It must be summer. And I must have very strong mothering instincts. Well, I know that I do, since I happen to be a mom. Anyway, they led me to become kitten rescuer extraordinaire today.
(I should preface all this briefly by saying that I have never been a cat person per se. I have not had any personal grudge against the species (though many in my family have); it’s more that I haven’t had a lot of experience with cats.)
Somehow, I had talked my teenage daughter into washing my car (oh, I remember now: I had offered her money). As she was dutifully finishing up, I went to get a towel so I could “help her” dry. As I went to get the towel, I heard insistent mewing from the back yard. My daughter has always had a soft spot for animals, and the feral kittens in the yard are no exception. I told my daughter, and she came running. I dried the car myself.
Let me back up a moment. When I say “feral kittens,” I say it with a proviso, in deference to a tacit, but very real, agreement between this particular family of Felis silvestris and my own Homo sapiens unit. You see, the mother of this mewing kitten (the latter being now approximately seven weeks old) was once herself a mewing feral kitten, prancing naïvely between our neighbor’s front-yard rose bushes with her litter-mates, while Mom was otherwise occupied. It was cold and windy, and night was about to fall. Her mewing had triggered my (then pre-teen) daughter’s maternal reflex, and mine, too. Despite my husband’s caution (“The mom will smell your scent and abandon her kittens!”),
we scooped up the two slowest ones and brought them into our living room, delightedly stroking their tiny little heads and letting them curl up in our laps and cling to our clothing with their tiny fish-bone claws. We had serious concerns that the mom might have abandoned them. We would be the benevolent and compassionate animal welfare monitors, who would responsibly take the kittens to the SPCA to have them spayed and neutered and prevent unchecked population growth (already evidenced by a cat under every parked car on our street). I even went to Safeway and bought some kitten formula and a few cans of kitten food (they hated the formula but ate the food). We kept them in a box on the back porch with a little towel to keep them cozy, while we feverishly looked up how to care for kittens on the Internet.
When my husband came home, protesting our actions with expected vociferousness, we sheepishly put the babies back outside, in the cold, windy night, where they were reabsorbed (we have to believe) into their feline family unit. But the few hours of warmth and love that we had shared with the two kittens—whom my daughter had named Atsuko (because she was calm) and Envy (after a boisterous anime series character)—had left a bond between us.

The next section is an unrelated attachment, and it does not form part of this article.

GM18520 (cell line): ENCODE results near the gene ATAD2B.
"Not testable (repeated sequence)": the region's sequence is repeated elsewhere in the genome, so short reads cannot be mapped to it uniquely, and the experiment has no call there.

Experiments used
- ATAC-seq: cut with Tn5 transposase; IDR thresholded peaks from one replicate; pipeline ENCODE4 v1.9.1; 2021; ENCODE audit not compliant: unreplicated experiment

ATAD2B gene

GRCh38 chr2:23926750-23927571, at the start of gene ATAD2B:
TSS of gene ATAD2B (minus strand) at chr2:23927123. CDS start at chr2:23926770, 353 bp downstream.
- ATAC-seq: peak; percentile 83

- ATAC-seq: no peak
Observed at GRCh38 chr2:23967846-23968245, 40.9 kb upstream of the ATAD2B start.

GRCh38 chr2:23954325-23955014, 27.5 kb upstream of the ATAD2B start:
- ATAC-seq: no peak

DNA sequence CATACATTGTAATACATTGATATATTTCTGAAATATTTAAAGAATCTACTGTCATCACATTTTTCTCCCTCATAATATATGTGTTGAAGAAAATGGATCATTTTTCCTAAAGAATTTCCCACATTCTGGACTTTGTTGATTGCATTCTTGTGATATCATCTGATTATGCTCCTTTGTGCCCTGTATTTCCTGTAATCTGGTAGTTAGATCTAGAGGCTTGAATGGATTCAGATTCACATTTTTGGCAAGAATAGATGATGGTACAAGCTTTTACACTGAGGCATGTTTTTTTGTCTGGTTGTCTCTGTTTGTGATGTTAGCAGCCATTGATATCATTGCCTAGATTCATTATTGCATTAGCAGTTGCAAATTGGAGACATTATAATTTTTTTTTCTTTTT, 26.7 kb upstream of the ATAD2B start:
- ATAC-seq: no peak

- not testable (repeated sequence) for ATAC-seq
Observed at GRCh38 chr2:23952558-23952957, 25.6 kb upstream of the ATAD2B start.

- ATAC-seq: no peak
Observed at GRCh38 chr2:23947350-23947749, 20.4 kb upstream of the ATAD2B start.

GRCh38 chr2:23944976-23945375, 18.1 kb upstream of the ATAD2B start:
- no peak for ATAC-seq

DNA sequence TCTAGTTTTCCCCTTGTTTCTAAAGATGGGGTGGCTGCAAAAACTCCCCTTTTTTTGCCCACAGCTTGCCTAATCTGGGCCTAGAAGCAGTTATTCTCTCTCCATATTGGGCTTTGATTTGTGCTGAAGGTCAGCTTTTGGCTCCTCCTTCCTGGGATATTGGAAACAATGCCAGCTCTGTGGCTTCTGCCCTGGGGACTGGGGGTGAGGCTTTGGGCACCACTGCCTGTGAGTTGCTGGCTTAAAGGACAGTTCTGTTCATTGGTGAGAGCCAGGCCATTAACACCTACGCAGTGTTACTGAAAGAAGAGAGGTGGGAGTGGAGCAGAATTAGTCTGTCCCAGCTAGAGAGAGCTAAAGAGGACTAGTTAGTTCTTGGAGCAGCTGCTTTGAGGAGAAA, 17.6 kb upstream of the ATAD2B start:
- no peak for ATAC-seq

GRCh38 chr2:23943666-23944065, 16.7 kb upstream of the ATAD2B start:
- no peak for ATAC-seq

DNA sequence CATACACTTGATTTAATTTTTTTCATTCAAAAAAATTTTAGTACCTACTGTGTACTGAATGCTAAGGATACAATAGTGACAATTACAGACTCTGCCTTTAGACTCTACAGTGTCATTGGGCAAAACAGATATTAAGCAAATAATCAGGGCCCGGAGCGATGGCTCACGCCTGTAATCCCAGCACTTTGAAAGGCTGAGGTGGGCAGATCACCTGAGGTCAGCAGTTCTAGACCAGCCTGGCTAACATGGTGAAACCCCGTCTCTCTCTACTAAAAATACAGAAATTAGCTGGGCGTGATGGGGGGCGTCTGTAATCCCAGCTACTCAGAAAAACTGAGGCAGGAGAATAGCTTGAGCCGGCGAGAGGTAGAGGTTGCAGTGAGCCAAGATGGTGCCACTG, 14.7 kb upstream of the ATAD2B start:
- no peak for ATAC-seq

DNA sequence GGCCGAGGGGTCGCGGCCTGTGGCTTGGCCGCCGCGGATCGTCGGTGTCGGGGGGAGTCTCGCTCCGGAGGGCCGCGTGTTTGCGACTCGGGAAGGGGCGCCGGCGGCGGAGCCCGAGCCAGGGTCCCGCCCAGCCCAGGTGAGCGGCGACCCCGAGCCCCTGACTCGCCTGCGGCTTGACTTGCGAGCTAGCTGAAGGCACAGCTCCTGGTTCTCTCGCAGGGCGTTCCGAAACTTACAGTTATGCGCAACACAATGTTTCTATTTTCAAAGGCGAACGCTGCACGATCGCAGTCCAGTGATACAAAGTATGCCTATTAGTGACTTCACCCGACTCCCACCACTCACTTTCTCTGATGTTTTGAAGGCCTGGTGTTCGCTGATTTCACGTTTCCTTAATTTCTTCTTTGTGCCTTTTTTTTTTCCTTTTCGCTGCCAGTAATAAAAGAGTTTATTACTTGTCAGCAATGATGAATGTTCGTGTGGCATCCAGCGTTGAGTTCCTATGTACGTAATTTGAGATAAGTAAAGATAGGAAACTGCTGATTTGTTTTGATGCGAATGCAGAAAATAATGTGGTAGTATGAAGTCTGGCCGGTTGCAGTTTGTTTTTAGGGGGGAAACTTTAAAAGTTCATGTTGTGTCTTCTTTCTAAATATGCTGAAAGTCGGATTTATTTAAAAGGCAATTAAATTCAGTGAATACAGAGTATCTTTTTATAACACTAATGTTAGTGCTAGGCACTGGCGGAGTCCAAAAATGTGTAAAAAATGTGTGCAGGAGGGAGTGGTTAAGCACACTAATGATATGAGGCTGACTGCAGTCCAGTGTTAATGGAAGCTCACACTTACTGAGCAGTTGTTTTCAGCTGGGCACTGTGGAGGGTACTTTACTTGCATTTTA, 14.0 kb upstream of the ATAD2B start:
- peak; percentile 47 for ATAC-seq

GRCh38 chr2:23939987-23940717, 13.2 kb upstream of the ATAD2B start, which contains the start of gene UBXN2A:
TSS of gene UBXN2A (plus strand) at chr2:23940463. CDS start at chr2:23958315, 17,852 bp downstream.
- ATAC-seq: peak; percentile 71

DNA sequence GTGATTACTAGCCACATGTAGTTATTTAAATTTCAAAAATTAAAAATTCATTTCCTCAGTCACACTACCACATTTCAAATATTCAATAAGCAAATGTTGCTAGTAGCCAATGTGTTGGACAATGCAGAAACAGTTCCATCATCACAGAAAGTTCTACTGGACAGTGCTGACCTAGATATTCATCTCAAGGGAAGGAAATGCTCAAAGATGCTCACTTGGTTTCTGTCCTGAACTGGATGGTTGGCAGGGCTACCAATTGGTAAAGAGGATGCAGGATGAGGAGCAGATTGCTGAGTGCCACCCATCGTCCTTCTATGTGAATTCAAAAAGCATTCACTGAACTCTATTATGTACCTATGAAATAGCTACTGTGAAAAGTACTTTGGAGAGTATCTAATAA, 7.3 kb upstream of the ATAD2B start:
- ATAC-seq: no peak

Fast forward to the present. We had actually been watching this new litter through my bedroom window since we first noticed them seven weeks ago, half-hidden in the shade of our huge red geranium bush. We had seen them nursing and jostling against Atsuko’s soft white, furry belly in the sunny breeze, and then frolicking in wooden planters whose plants had long withered away. Mom was never far away. But today, she had left them in the yard, and the smallest one, white with symmetrical tan and black markings on her ears, was straying out from under the bushes, mewing hungrily and forlornly. I approached her, to see that she had both eyes shut. On closer inspection, I could see that they were glued together by some mucus, no doubt due to an infection. She was bumping into things as she walked, because she couldn’t see!
I called my daughter, who couldn’t resist the opportunity to pick her up. She seemed very happy to be held by each of us in turn, as we stroked the tiny little indentations behind her ears. She stopped shivering and lay calmly, finally relaxing. Very worried about her eyes, I looked up a solution on the Internet. I was alarmed to read that if you let a kitten’s eyes remain shut due to mucus, there is a risk of eye damage as the fluids build up underneath the eyelids. Then my daughter and I took turns dipping cotton balls into warm water and gently wiping the little sweetie’s eyes, while the other held her tiny head up, until all of the dried mucus was gone. It took a good 15 minutes. She didn’t mind at all, letting us clean her eyes until at last, the heavily encrusted goo came off and she opened her beautiful little blue eyes! She looked at us and had a start! I don’t think we looked as she had imagined. We brought her into the house for a few minutes, wondering what to do. It’s Sunday of a holiday weekend. She is probably going to need some antibiotics, but in the meantime, the best thing for her is to rejoin her mother and get some nourishing, infection-fighting milk. We’ll keep an eye on her, and see if we can get her some help on Tuesday.
And so the tradition of my family helping the kitty moms continues …